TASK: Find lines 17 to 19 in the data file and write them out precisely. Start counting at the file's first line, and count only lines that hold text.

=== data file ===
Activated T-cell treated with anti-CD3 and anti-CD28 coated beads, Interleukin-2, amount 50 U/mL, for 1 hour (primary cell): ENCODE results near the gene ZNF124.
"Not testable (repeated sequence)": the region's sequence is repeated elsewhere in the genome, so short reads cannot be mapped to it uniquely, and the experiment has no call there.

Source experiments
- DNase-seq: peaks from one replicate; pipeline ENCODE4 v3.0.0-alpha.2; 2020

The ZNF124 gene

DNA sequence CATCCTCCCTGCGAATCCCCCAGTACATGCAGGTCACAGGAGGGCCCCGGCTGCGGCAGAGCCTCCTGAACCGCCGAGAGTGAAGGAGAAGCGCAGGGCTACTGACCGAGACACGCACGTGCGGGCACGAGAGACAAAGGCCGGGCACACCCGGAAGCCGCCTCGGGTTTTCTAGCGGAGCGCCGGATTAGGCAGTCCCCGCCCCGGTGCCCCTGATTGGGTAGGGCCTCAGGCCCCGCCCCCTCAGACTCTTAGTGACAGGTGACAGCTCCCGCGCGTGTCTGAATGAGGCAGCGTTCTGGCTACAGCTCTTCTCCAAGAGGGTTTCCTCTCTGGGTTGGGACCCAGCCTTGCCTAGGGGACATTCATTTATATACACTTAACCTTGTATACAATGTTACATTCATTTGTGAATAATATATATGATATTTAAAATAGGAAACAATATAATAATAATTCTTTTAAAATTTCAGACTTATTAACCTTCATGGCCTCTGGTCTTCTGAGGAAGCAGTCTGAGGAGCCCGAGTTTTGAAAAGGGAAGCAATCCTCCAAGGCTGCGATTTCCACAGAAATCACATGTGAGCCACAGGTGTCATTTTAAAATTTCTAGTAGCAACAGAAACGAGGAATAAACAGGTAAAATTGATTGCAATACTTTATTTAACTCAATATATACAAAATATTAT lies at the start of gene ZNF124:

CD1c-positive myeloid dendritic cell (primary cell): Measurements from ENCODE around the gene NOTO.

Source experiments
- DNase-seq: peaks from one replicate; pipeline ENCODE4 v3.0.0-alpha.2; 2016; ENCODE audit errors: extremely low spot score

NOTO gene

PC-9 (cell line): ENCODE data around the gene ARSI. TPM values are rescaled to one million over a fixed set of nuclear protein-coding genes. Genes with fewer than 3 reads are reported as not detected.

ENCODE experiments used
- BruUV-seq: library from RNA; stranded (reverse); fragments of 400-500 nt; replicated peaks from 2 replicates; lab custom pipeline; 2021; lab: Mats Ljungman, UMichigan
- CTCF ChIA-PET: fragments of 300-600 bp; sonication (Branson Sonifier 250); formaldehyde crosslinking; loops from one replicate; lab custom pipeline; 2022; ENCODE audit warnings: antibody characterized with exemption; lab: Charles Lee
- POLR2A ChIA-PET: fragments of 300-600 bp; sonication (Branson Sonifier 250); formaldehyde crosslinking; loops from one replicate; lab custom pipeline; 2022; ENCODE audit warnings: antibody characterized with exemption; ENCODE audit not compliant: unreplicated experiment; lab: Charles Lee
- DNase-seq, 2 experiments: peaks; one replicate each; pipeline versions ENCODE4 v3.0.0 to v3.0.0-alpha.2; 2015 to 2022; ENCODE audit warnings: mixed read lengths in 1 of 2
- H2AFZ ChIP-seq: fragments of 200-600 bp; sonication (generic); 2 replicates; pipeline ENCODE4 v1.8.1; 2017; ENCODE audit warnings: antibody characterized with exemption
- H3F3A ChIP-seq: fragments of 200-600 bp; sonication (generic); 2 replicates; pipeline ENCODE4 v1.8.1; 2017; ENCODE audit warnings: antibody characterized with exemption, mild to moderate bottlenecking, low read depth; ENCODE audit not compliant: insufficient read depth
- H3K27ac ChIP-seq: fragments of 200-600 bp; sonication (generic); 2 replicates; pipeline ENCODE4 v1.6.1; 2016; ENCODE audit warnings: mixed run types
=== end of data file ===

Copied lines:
- H2AFZ ChIP-seq: fragments of 200-600 bp; sonication (generic); 2 replicates; pipeline ENCODE4 v1.8.1; 2017; ENCODE audit warnings: antibody characterized with exemption
- H3F3A ChIP-seq: fragments of 200-600 bp; sonication (generic); 2 replicates; pipeline ENCODE4 v1.8.1; 2017; ENCODE audit warnings: antibody characterized with exemption, mild to moderate bottlenecking, low read depth; ENCODE audit not compliant: insufficient read depth
- H3K27ac ChIP-seq: fragments of 200-600 bp; sonication (generic); 2 replicates; pipeline ENCODE4 v1.6.1; 2016; ENCODE audit warnings: mixed run types